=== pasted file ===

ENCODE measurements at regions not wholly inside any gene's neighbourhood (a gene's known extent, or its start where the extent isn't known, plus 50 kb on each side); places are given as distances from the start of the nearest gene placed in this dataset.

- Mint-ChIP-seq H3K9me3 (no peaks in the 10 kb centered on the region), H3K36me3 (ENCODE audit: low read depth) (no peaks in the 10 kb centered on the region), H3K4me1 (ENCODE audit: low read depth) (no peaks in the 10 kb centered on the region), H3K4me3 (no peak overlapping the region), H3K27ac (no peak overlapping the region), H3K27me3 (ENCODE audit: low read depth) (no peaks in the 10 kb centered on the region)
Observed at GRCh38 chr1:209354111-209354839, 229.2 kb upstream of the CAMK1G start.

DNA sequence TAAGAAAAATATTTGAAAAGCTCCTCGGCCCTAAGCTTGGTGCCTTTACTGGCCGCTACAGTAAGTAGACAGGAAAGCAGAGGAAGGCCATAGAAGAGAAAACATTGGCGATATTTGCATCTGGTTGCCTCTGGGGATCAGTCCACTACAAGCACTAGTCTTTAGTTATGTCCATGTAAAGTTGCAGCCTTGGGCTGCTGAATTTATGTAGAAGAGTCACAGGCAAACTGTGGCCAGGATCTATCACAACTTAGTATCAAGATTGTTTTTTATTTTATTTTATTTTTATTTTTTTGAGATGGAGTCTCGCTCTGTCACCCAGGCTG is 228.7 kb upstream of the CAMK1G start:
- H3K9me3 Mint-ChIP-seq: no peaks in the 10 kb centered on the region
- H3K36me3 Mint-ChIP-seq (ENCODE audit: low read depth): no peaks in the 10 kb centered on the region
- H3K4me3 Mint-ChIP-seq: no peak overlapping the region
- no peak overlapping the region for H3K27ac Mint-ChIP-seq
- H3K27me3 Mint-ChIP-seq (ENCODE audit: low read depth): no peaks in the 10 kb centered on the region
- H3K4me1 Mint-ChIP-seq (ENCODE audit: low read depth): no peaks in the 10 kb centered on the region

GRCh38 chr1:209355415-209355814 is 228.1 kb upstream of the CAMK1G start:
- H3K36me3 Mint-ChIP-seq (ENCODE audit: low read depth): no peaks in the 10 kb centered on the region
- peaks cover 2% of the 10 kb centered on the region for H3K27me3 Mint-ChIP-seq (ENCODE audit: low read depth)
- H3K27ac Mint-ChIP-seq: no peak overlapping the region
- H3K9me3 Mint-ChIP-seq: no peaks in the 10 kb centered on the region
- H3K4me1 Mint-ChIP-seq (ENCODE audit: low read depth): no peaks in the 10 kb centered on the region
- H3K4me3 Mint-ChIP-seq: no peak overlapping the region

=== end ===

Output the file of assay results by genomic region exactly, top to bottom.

ENCODE measurements at regions not wholly inside any gene's neighbourhood (a gene's known extent, or its start where the extent isn't known, plus 50 kb on each side); places are given as distances from the start of the nearest gene placed in this dataset.

- Mint-ChIP-seq H3K9me3 (no peaks in the 10 kb centered on the region), H3K36me3 (ENCODE audit: low read depth) (no peaks in the 10 kb centered on the region), H3K4me1 (ENCODE audit: low read depth) (no peaks in the 10 kb centered on the region), H3K4me3 (no peak overlapping the region), H3K27ac (no peak overlapping the region), H3K27me3 (ENCODE audit: low read depth) (no peaks in the 10 kb centered on the region)
Observed at GRCh38 chr1:209354111-209354839, 229.2 kb upstream of the CAMK1G start.

DNA sequence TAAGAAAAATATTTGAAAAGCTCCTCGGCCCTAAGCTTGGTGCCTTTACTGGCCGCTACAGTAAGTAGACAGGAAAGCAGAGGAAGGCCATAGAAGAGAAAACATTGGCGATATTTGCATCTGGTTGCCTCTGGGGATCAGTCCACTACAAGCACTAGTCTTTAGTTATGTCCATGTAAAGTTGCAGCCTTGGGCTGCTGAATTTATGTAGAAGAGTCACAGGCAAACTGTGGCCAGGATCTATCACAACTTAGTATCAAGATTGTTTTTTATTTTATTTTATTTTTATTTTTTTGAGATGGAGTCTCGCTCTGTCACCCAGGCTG is 228.7 kb upstream of the CAMK1G start:
- H3K9me3 Mint-ChIP-seq: no peaks in the 10 kb centered on the region
- H3K36me3 Mint-ChIP-seq (ENCODE audit: low read depth): no peaks in the 10 kb centered on the region
- H3K4me3 Mint-ChIP-seq: no peak overlapping the region
- no peak overlapping the region for H3K27ac Mint-ChIP-seq
- H3K27me3 Mint-ChIP-seq (ENCODE audit: low read depth): no peaks in the 10 kb centered on the region
- H3K4me1 Mint-ChIP-seq (ENCODE audit: low read depth): no peaks in the 10 kb centered on the region

GRCh38 chr1:209355415-209355814 is 228.1 kb upstream of the CAMK1G start:
- H3K36me3 Mint-ChIP-seq (ENCODE audit: low read depth): no peaks in the 10 kb centered on the region
- peaks cover 2% of the 10 kb centered on the region for H3K27me3 Mint-ChIP-seq (ENCODE audit: low read depth)
- H3K27ac Mint-ChIP-seq: no peak overlapping the region
- H3K9me3 Mint-ChIP-seq: no peaks in the 10 kb centered on the region
- H3K4me1 Mint-ChIP-seq (ENCODE audit: low read depth): no peaks in the 10 kb centered on the region
- H3K4me3 Mint-ChIP-seq: no peak overlapping the region